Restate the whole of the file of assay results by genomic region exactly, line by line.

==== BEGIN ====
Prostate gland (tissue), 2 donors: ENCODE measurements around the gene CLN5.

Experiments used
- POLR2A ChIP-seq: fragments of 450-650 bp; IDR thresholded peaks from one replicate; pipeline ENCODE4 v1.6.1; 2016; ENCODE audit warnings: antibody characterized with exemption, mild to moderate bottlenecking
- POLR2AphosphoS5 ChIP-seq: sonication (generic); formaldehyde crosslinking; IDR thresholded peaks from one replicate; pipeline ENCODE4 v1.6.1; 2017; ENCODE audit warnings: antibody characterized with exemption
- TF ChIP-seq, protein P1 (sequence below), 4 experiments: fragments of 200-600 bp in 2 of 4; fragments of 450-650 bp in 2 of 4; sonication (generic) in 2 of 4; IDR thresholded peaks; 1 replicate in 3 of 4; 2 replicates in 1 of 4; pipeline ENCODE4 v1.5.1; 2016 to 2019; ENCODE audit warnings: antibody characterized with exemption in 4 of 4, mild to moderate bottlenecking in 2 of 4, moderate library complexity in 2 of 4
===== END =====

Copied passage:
Prostate gland (tissue), 2 donors: ENCODE measurements around the gene CLN5.

Experiments used
- POLR2A ChIP-seq: fragments of 450-650 bp; IDR thresholded peaks from one replicate; pipeline ENCODE4 v1.6.1; 2016; ENCODE audit warnings: antibody characterized with exemption, mild to moderate bottlenecking
- POLR2AphosphoS5 ChIP-seq: sonication (generic); formaldehyde crosslinking; IDR thresholded peaks from one replicate; pipeline ENCODE4 v1.6.1; 2017; ENCODE audit warnings: antibody characterized with exemption
- TF ChIP-seq, protein P1 (sequence below), 4 experiments: fragments of 200-600 bp in 2 of 4; fragments of 450-650 bp in 2 of 4; sonication (generic) in 2 of 4; IDR thresholded peaks; 1 replicate in 3 of 4; 2 replicates in 1 of 4; pipeline ENCODE4 v1.5.1; 2016 to 2019; ENCODE audit warnings: antibody characterized with exemption in 4 of 4, mild to moderate bottlenecking in 2 of 4, moderate library complexity in 2 of 4